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Direct and Indirect discrimination at Work

There are several different forms of discrimination which can occur in the work place. Indirect discrimination refers to an implicit form of discrimination which is usually unintended. Direct discrimination is explicit and occurs as a form of intended actions and this can be sex, age, or racial discrimination.  Because indirect discrimination is usually unintended, it is critical to assess and monitor practices in the organisation (i.e., success rates of different groups etc.) to ensure that it is not happening.

Research has found that in the workplace environment and in employment decisions discrimination does in fact occur (Maass, Castelli, Arcuri, 2000). Race is an important factor in employment discrimination and many studies have looked at this relationship by investigating how different standards are set to specific groups, and how different individuals apply different standards to a group (Ziegert & Hanges, 2005). Ziegert and Hanges (2005) found that understanding implicit attitudes of individuals is an important aspect of understanding employee discrimination this is predictive of behavior. Explicit attitudes are different than implicit attitudes when discussing race. For example, in an in-basket selection exercise, managers were asked to rate potential job applicants. One group of managers received a memo from the president of the organization, which stated that he wanted a “White” candidate. The other exercise group received a memo which did not contain the statement about racial preference. It was found that based upon the manipulation of the situation racial bias occurred (Brief et al., 2000).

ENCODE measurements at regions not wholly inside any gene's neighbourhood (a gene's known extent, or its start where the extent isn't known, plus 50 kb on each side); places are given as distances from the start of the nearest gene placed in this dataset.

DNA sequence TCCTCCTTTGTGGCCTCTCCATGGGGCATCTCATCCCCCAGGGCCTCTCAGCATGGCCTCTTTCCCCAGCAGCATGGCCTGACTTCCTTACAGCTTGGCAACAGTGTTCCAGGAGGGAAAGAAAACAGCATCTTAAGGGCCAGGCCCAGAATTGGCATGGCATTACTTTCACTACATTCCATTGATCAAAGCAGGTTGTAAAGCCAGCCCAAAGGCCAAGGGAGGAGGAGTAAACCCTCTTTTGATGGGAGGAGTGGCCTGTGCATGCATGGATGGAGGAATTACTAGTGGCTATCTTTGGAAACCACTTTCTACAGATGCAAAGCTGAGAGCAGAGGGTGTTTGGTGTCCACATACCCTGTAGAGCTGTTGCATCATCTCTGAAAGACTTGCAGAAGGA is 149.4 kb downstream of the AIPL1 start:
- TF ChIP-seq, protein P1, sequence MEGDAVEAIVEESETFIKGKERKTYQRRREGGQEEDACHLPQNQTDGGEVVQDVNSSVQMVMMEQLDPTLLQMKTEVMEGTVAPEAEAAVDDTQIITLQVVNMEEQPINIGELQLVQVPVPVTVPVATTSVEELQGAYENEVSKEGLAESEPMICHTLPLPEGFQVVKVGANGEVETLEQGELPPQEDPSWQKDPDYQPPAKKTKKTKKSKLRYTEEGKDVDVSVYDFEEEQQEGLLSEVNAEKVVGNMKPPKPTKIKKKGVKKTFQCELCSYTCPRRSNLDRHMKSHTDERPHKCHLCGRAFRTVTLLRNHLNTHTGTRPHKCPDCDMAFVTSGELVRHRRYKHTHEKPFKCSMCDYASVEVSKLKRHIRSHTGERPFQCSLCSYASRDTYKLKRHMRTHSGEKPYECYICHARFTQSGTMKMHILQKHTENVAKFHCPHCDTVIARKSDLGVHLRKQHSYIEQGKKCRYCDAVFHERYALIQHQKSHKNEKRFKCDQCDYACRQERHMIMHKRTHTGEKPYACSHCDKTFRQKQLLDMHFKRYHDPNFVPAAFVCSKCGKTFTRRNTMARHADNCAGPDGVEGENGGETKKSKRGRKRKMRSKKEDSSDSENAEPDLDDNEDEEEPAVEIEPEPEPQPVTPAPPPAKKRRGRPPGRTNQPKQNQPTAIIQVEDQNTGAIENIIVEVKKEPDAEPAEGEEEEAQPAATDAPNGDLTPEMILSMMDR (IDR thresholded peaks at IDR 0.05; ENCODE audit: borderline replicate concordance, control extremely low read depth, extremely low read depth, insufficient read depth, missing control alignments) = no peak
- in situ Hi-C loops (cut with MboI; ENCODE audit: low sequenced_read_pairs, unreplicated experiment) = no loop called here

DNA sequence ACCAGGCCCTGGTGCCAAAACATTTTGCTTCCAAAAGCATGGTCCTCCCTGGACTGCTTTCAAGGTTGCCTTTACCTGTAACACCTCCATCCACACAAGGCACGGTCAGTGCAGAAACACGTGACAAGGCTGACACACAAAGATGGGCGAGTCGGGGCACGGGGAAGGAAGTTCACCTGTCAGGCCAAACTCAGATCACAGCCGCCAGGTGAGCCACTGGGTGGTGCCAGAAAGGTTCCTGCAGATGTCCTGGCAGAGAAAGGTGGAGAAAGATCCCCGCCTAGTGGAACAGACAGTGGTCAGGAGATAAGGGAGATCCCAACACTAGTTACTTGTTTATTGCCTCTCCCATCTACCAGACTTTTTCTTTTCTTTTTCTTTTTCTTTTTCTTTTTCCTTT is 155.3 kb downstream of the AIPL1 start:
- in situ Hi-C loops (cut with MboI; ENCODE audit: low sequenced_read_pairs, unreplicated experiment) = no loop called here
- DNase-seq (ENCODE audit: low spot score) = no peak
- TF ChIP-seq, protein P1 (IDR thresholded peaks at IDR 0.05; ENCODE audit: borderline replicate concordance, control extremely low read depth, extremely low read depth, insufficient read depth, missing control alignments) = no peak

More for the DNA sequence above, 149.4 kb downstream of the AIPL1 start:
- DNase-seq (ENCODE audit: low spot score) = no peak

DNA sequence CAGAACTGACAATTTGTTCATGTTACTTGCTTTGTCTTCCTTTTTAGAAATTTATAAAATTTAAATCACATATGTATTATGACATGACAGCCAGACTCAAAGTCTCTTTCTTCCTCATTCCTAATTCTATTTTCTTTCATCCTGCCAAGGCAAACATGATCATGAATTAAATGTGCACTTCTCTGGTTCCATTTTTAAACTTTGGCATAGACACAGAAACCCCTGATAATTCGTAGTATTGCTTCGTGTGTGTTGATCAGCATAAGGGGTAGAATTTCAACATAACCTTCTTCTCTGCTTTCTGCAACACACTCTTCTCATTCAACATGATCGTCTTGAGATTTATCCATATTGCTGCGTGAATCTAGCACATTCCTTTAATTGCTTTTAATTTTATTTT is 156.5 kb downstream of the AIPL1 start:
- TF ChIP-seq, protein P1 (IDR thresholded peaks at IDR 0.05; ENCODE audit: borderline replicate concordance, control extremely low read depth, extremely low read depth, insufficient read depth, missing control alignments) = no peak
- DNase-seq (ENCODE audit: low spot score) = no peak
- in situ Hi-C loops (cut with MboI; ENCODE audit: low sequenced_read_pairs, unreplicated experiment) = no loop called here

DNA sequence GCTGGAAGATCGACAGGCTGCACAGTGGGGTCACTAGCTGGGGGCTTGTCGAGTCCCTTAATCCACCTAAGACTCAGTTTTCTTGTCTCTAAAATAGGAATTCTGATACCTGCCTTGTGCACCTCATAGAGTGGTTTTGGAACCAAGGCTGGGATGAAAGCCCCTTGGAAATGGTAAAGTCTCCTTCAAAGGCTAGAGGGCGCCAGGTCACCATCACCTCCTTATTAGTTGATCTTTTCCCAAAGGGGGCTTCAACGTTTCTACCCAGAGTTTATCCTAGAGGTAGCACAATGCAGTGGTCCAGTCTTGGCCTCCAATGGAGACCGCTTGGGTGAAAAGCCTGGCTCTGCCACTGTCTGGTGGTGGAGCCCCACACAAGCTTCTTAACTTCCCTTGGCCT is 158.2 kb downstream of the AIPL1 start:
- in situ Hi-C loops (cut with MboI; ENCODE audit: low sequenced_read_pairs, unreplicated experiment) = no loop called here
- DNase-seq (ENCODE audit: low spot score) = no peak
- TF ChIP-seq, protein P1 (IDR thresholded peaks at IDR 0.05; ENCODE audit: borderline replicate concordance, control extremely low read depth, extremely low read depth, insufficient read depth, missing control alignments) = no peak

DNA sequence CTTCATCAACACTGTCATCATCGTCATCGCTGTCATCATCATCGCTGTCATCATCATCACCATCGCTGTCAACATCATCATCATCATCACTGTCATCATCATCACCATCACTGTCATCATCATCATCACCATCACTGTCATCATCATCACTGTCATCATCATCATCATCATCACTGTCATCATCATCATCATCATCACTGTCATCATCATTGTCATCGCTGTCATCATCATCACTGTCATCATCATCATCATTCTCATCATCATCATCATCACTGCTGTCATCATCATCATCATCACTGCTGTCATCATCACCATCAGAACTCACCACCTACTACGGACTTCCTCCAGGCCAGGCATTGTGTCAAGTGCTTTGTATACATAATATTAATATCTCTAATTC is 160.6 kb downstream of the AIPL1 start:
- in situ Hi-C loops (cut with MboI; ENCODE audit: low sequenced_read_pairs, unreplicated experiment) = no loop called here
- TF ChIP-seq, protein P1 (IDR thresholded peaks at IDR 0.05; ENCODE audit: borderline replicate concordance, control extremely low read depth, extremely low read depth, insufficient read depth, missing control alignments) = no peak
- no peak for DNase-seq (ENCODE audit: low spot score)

Therefore, it is important to consider factors in the organizational climate. Being aware of what type of behavior is supported and rewarded by management can affect employees and lead them to certain behaviors which are socially acceptable. As noted above, it is also wise to monitor the different groups in organisations (age, sex, ethnic background etc) to ensure that any differences in their treatment at work (e.g., pay-rise, appraisal results) are due to actual performance rather than their group membership.


Brief, A. P., Dietz, J., Cohen, R. R., Pugh, S. D., & Vaslow, J. B. (2000). Just doing business: Modern racism and obedience to authority as explanations for employment discrimination. Organizational Behavior and Human Decision Processes, 81, 72–97.

Maass, A., Castelli, L., & Arcuri, L. (2000). Measuring prejudice: Implicit versus explicit techniques. In D.Capozza & R.Brown (Eds.), Social identity processes: Trends in theory and research (pp. 96–116). London: Sage.

Ziegert, J.C., Hanges, P.J.  (2005). Employment discrimination: The role of implicit attitudes, motivation, and a climate for racial bias. Journal of applied psychology, 90 (3), p. 553.